Will I still post Friday’s Rockin’ Roundup? Most likely, but there is no guarantee. The challenge may force me to stop reading about forthcoming releases as to avoid temptation, but I doubt it. I still like to keep my finger on the pulse of the music industry.

Will I still post press releases/upcoming concert information/summer tours/etc? Yes, but again, these will be considerably less. In the coming weeks I know that I am going to be blogging a lot about the challenge and how I am doing with it.

I will be doing my festival week series once again and I will continue with my How To… series as they are written. Elements of The Rock And Roll Guru will remain the same, but the Every Album Challenge is going to be the core focus for a while. I hope that you enjoy it and I hope that you will follow me all the way.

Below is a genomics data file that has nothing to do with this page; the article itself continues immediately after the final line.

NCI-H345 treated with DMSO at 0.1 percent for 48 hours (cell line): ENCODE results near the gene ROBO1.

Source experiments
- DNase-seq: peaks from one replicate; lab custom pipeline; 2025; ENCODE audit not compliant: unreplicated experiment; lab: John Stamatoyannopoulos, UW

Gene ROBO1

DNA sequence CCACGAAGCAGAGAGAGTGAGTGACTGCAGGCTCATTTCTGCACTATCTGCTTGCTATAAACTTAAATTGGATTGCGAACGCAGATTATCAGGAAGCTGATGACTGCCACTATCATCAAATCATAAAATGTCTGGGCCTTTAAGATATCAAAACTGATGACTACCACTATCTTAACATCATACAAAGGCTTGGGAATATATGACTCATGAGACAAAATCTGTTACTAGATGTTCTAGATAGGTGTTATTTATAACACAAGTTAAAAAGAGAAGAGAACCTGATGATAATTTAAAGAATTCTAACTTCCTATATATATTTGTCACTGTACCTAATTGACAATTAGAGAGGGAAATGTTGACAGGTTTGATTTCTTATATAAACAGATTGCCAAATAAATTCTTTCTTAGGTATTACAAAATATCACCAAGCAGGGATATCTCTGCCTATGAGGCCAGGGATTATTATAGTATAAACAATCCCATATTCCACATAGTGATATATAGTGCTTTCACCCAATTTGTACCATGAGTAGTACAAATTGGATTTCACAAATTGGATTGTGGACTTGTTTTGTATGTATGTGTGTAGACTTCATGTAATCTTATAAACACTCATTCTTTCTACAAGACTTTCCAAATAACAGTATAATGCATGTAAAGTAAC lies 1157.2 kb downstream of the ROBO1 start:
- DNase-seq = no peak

Come Join Me On My Journey
This is not going to be an easy challenge. Just off the top of my head, I know that Kiss is working on a new album, U2 will be releasing new music this year, Pearl Jam is bound to release an awesome live disc of their upcoming festival, and I’m sure that Dave Matthews Band will also release a live album from their four summer festivals. The Cars are releasing a new record in May, their first in over 20 years. How am I going to avoid the temptation of listening to that album? That is why it is called a challenge.

I am excited about the prospect of focusing solely on the music I already own and not rushing out to get the latest disc from (insert band name here). It is going to be quite a journey and I hope that you will stay along for the ride. I’ll be sure to update you as much as I can. The challenge begins on April 18th.

Comments are open. Feel free to post some.